The upper reaches of the 2009 draft have produced more than a few disappointing performers. And several of them have now taken less money in recognition of that fact.
Five days earlier, the third pick in 2009 agreed to a similar restructuring.
PFT has confirmed that Chiefs defensive lineman Tyson Jackson on April 12 reduced his 2012 base salary from $8.005 million to $4.25 million. The restructured deal was first reported by Brian McIntyre.
The good news for Tyson is that $4 million is now fully guaranteed; previously, only $2.505 million of Jackson’s base salary for 2012 was fully guaranteed.
In return, the 2014 season officially has been wiped off the books, resulting in the shifting of a $2.5 million option bonus proration into 2012. (The sixth year already was going to go away, since it was voidable and Jackson had reached the trigger.) Jackson’s cap number for the current year consequently has dropped only by $1.225 million, from $10.755 million to $9.5 million.
Unlike Smith’s deal, which shifted most of his salary to a roster bonus, Jackson continues to have a mammoth base salary due in 2013, giving the Chiefs extra time to decide whether to keep him. The terms for 2013 are unchanged, with a base salary of $14.72 million, $3.22 million of which is guaranteed for injury and salary cap, but not for skill.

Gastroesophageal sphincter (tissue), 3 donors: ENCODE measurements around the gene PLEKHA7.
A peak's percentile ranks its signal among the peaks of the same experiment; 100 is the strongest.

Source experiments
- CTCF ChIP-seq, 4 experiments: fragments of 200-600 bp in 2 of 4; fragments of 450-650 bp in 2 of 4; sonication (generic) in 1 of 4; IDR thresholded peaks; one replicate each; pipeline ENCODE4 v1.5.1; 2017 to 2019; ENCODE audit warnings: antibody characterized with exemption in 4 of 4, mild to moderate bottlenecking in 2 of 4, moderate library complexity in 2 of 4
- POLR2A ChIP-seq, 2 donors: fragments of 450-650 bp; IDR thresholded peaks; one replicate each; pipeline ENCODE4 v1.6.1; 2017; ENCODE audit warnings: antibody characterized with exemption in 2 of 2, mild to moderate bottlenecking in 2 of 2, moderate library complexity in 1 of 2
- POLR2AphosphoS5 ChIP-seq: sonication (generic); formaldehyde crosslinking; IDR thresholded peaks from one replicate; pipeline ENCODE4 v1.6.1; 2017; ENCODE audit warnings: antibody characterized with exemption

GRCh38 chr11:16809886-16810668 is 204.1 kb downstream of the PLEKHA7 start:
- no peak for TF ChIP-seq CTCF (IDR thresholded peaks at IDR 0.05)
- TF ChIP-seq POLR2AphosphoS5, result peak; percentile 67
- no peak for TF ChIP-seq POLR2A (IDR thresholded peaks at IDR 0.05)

Come 2013, the Chiefs surely will be interested in reducing Jackson’s cap number of $17.47 million. They can do it with an extension — or by cutting Jackson for skill reasons and clearing the full $14.72 million off the books.
And so, in exchange for giving up $3.755 million in base salary this year, Jackson picked up another $1.495 million in guaranteed pay.
Three of the top four players from the 2009 draft have now taken reduced pay under their rookie deals. Last year, former Seahawks linebacker Aaron Curry, the fourth pick in 2009, agreed to a reduced contract.
In April 2011, Chiefs G.M. Scott Pioli said he’d once again take Jackson with the third pick in 2009. He responded by appearing in 16 games with 14 starts in 2011.